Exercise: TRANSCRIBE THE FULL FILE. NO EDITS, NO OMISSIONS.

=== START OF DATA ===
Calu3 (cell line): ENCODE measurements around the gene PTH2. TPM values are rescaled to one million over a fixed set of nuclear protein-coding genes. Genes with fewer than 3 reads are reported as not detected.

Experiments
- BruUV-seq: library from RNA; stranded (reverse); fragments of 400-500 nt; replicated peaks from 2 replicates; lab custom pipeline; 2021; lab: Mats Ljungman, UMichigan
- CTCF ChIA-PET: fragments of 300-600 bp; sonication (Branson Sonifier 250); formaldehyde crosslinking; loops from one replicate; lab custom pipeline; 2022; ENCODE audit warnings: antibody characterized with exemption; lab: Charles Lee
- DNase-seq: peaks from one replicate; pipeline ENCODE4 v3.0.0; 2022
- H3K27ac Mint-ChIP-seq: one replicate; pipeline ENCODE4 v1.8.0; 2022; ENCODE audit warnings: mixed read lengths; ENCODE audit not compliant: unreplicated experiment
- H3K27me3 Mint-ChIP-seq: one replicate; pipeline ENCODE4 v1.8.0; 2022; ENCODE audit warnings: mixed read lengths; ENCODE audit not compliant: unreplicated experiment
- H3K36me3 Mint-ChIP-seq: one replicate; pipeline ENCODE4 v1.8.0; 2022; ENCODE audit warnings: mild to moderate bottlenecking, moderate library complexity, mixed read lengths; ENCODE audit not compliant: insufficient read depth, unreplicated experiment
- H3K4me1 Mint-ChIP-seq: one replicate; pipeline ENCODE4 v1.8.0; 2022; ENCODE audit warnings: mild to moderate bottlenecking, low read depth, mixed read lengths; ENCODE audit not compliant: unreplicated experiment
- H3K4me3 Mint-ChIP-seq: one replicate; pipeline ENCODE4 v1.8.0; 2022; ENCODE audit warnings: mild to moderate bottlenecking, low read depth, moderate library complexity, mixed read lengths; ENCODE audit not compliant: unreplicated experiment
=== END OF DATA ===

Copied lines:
Calu3 (cell line): ENCODE measurements around the gene PTH2. TPM values are rescaled to one million over a fixed set of nuclear protein-coding genes. Genes with fewer than 3 reads are reported as not detected.

Experiments
- BruUV-seq: library from RNA; stranded (reverse); fragments of 400-500 nt; replicated peaks from 2 replicates; lab custom pipeline; 2021; lab: Mats Ljungman, UMichigan
- CTCF ChIA-PET: fragments of 300-600 bp; sonication (Branson Sonifier 250); formaldehyde crosslinking; loops from one replicate; lab custom pipeline; 2022; ENCODE audit warnings: antibody characterized with exemption; lab: Charles Lee
- DNase-seq: peaks from one replicate; pipeline ENCODE4 v3.0.0; 2022
- H3K27ac Mint-ChIP-seq: one replicate; pipeline ENCODE4 v1.8.0; 2022; ENCODE audit warnings: mixed read lengths; ENCODE audit not compliant: unreplicated experiment
- H3K27me3 Mint-ChIP-seq: one replicate; pipeline ENCODE4 v1.8.0; 2022; ENCODE audit warnings: mixed read lengths; ENCODE audit not compliant: unreplicated experiment
- H3K36me3 Mint-ChIP-seq: one replicate; pipeline ENCODE4 v1.8.0; 2022; ENCODE audit warnings: mild to moderate bottlenecking, moderate library complexity, mixed read lengths; ENCODE audit not compliant: insufficient read depth, unreplicated experiment
- H3K4me1 Mint-ChIP-seq: one replicate; pipeline ENCODE4 v1.8.0; 2022; ENCODE audit warnings: mild to moderate bottlenecking, low read depth, mixed read lengths; ENCODE audit not compliant: unreplicated experiment
- H3K4me3 Mint-ChIP-seq: one replicate; pipeline ENCODE4 v1.8.0; 2022; ENCODE audit warnings: mild to moderate bottlenecking, low read depth, moderate library complexity, mixed read lengths; ENCODE audit not compliant: unreplicated experiment